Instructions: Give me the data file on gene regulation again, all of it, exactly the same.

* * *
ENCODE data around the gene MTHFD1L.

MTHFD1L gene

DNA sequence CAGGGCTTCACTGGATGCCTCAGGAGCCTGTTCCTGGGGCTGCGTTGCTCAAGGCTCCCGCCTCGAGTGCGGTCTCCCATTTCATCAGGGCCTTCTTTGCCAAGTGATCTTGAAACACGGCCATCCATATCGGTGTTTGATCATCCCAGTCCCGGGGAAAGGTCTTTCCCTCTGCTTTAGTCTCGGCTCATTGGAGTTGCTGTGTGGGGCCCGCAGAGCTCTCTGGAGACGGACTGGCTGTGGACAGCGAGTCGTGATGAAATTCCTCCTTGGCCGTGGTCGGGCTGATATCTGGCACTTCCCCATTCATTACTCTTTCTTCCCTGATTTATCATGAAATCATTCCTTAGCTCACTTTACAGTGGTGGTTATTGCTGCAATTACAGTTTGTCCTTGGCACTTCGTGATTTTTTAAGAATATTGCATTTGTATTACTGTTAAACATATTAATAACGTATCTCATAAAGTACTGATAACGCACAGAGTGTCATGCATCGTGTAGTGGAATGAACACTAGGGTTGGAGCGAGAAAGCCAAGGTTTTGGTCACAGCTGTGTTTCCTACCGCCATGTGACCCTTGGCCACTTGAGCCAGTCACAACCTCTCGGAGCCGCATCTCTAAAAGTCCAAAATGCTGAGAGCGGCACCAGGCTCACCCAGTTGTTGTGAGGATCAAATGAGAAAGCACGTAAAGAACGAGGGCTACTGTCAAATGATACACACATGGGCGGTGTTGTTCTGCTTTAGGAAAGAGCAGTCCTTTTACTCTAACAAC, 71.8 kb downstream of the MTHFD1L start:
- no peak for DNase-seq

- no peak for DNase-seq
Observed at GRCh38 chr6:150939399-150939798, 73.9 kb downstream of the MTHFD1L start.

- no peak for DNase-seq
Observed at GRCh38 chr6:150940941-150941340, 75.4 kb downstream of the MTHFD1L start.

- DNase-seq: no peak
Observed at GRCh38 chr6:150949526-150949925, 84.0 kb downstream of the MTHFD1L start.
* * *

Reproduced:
ENCODE data around the gene MTHFD1L.

MTHFD1L gene

DNA sequence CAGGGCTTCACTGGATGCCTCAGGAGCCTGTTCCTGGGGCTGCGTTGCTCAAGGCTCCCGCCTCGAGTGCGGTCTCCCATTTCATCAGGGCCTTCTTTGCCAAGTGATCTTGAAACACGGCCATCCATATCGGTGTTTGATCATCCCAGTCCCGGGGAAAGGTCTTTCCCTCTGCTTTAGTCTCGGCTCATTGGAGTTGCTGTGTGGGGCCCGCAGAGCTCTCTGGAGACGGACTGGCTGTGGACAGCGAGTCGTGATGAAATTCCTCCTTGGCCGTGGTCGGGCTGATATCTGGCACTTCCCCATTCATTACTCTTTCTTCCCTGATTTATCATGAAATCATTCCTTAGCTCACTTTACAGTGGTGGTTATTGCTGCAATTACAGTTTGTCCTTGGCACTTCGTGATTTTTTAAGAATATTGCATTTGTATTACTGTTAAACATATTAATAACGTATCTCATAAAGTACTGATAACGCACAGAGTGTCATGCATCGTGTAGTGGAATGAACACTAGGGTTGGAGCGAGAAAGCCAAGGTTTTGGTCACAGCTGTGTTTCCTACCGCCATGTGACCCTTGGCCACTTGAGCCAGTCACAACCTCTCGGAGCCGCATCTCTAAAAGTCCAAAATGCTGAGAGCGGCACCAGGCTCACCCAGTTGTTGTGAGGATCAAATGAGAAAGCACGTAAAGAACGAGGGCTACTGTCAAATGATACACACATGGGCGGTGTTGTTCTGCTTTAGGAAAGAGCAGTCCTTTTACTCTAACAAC, 71.8 kb downstream of the MTHFD1L start:
- no peak for DNase-seq

- no peak for DNase-seq
Observed at GRCh38 chr6:150939399-150939798, 73.9 kb downstream of the MTHFD1L start.

- no peak for DNase-seq
Observed at GRCh38 chr6:150940941-150941340, 75.4 kb downstream of the MTHFD1L start.

- DNase-seq: no peak
Observed at GRCh38 chr6:150949526-150949925, 84.0 kb downstream of the MTHFD1L start.